The MoMA Magazine Podcast brings passionate perspectives on art, artists, and ideas that shape culture today.
The Voices of "Marking Time"
MoMA PS1’s new exhibition Marking Time: Art in the Age of Mass Incarceration features artists who were incarcerated or impacted by the US prison system, and who address these issues in their work. In this episode, Dr. Nicole Fleetwood speaks with artists James Hough, Rowan Renee, Mary Enoch Elizabeth Baxter aka Isis tha Saviour, and Halim Flowers about the relationship between art and freedom, the failures of the American justice system, and their visions for a future without prisons.
Black Trans Futures ft: West Dakota, Raquel Willis, Muhammed Fayaz, and Ceyenne Doroshow
On June 14, in the midst of the Black Lives Matter protests and the COVID 19 pandemic, more than 15,000 people gathered in front of the Brooklyn Museum in New York City to protest the violence, harassment, and discrimination faced by Black trans people in the United States. The Brooklyn Liberation march, the brainchild of drag queen West Dakota, turned out to be the largest event for Black trans rights in history. Last month, Alex Halberstadt spoke over Zoom to four people with key roles in the event: West Dakota, who tells us what nightlife and political organizing have in common; Mohammed Fayaz, whose images work as a call to community; Ceyenne Doroshow, who looks back with decades of perspective; and Raquel Willis, who gave one of the day’s most powerful speeches. He asked them to reflect on this historic event, how it fits into the larger struggle for equity and justice, and the future of Black trans people in this country.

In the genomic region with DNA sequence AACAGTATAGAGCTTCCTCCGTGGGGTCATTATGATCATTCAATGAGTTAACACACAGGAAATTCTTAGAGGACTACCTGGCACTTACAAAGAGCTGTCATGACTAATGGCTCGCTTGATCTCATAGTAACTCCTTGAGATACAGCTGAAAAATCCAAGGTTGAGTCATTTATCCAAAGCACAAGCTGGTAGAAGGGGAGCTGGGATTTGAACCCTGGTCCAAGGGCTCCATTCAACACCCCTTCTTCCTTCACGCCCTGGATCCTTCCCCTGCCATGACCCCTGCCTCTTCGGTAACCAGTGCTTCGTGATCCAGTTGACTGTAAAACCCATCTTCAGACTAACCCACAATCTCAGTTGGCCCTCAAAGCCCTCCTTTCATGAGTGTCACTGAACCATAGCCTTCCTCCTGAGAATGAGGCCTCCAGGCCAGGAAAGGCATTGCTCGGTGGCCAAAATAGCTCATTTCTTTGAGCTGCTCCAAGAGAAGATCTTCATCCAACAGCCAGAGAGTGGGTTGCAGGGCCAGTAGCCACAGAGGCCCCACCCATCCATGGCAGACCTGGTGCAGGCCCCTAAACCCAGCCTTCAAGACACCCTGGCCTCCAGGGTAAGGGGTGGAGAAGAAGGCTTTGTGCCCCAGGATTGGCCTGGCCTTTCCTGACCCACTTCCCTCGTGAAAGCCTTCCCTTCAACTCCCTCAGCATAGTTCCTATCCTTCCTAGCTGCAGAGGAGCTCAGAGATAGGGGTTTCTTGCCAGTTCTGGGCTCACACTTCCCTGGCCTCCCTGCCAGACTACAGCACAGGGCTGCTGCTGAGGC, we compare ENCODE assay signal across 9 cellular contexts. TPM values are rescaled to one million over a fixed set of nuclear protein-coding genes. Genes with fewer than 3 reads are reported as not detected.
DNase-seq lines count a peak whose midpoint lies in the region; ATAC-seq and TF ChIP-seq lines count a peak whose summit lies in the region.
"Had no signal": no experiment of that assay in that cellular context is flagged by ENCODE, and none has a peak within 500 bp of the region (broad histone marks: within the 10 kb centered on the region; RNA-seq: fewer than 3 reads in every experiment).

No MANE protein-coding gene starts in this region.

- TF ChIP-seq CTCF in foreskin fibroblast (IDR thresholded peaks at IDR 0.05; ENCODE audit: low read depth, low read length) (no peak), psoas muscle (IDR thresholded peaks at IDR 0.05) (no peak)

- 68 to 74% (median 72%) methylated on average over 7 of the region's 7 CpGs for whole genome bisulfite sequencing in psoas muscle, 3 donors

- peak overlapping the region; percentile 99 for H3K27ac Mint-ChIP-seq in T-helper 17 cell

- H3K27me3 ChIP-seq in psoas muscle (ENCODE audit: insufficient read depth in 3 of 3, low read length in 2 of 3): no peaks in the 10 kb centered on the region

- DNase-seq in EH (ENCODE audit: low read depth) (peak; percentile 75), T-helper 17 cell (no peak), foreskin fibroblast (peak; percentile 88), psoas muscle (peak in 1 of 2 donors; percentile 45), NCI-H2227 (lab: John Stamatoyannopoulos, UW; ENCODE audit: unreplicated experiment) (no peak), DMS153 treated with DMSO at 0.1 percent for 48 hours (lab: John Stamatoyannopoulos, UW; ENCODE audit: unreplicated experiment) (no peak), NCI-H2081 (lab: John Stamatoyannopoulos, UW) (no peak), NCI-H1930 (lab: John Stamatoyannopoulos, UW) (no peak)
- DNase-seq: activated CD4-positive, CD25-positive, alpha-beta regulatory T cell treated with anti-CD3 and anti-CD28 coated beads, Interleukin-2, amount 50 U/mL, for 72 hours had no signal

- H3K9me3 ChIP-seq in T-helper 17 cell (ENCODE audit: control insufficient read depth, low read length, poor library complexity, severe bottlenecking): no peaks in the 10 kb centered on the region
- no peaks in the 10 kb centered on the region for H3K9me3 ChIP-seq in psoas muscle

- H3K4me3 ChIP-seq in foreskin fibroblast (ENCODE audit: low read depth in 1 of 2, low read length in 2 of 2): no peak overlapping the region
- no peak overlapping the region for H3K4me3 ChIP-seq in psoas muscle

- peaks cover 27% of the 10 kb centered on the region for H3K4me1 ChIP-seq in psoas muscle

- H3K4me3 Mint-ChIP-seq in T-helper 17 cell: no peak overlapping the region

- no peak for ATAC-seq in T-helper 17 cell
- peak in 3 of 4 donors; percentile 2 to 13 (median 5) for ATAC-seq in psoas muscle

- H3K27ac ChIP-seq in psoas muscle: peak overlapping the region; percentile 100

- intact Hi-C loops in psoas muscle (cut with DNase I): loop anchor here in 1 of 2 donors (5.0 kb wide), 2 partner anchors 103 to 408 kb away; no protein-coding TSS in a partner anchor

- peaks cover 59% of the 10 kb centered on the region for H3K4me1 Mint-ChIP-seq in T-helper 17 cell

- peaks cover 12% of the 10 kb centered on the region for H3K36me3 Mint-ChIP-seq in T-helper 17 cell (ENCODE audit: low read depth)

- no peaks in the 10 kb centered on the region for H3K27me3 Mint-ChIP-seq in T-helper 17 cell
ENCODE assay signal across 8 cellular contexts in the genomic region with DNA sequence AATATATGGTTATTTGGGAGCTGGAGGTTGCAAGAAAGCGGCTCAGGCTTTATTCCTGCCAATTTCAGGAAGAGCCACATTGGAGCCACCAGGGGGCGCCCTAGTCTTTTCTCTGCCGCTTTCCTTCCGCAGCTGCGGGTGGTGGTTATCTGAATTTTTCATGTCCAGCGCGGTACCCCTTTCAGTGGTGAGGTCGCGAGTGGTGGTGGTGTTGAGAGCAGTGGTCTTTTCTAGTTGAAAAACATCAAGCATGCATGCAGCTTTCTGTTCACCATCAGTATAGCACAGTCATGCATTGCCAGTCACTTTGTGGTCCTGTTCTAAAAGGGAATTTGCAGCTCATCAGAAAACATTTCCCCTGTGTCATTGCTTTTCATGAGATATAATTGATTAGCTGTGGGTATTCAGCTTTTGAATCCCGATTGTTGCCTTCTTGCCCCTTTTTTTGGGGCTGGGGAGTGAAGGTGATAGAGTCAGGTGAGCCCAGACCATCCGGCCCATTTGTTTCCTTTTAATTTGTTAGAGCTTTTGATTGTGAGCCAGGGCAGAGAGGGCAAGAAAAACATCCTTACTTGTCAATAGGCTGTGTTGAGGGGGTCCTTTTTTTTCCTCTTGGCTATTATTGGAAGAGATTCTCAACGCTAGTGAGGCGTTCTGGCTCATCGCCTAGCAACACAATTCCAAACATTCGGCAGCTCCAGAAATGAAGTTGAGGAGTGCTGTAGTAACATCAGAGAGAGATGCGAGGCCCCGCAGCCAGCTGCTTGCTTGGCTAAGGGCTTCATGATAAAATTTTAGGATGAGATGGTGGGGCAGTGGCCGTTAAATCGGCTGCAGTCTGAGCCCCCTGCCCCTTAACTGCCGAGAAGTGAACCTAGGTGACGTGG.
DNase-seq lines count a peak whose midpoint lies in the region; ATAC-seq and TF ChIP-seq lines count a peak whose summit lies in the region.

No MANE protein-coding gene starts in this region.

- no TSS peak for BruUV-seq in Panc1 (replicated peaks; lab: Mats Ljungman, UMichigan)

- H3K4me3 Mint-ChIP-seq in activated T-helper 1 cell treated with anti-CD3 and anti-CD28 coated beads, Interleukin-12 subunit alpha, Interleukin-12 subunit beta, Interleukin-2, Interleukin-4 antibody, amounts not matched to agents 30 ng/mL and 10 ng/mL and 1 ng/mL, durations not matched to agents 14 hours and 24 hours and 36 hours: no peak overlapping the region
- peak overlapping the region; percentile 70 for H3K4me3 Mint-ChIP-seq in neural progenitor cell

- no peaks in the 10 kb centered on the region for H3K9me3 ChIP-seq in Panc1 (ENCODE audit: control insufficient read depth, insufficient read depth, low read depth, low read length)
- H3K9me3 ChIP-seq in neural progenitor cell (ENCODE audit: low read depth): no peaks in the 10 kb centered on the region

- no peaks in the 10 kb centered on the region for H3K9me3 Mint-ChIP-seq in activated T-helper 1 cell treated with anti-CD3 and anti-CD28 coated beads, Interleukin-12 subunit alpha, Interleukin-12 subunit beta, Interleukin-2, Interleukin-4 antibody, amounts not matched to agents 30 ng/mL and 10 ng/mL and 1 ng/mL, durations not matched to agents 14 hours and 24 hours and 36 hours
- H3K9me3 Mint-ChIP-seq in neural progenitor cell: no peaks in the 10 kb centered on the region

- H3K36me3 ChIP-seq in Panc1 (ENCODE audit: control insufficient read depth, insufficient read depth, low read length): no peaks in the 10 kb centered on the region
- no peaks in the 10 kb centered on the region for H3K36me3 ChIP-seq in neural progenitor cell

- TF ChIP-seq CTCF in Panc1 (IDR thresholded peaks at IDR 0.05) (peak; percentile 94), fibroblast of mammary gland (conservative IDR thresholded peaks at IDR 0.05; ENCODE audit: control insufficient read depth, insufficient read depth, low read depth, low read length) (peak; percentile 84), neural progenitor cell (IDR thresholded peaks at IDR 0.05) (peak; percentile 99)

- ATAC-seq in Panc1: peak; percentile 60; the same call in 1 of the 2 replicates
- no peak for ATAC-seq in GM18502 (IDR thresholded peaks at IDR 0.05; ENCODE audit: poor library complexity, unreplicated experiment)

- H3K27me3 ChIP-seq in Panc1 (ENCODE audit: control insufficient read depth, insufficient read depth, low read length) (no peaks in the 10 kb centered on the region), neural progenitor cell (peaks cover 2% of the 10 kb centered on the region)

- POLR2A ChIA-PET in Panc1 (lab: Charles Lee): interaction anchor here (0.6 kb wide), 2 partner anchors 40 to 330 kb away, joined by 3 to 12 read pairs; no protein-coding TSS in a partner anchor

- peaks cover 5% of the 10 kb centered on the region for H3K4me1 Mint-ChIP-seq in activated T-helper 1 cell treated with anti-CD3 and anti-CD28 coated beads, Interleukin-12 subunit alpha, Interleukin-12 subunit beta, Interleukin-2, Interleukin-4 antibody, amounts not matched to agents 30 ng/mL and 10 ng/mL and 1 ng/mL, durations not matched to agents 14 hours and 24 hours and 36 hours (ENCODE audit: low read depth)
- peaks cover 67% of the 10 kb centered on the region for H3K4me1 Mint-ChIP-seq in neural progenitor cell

Harry Belafonte on Charles White
Harry Belafonte once wrote that artist Charles White's work “is a testimony to the vitality of American culture.” In this conversation with WQXR host Terrance McKnight, who worked with curator Esther Adler to select music and other audio for Charles White: A Retrospective, Belafonte describes his relationship with White and their commitment to celebrating and advancing black culture.
Rosanne Cash, the River, and the Thread
Singer-songwriter Rosanne Cash recently created a playlist to accompany Taking a Thread for a Walk, an exhibition of textiles and fiber art from MoMA’s collection. We spoke with her about her thoughts in choosing these songs and about the connections between weaving, making art, and writing music.
Tess Taylor on Finding Poetry in Dorothea Lange
Across her long career, pioneering photographer Dorothea Lange grappled with the relationship between words and pictures, the subject of MoMA’s recent exhibition. The Creative Team’s Prudence Peiffer sat down with poet Tess Taylor to discuss Taylor’s engagement with Lange and words in her book, Last West: Roadsongs for Dorothea Lange.
Must Love Art
Love can be complicated, messy, and inspiring—and has shaped the history of art more than we knew. In this episode of the Magazine podcast, we’re bringing love stories to light. From Robert Mapplethorpe and Patti Smith, who “felt magnified” by one another as struggling young artists in New York; to a recent love story sparked at the Museum; to Felix Gonzalez-Torres, who found that love could conquer fate and even death, these stories prove that love can mean many things, and each definition can affect the way we make, view, and understand art.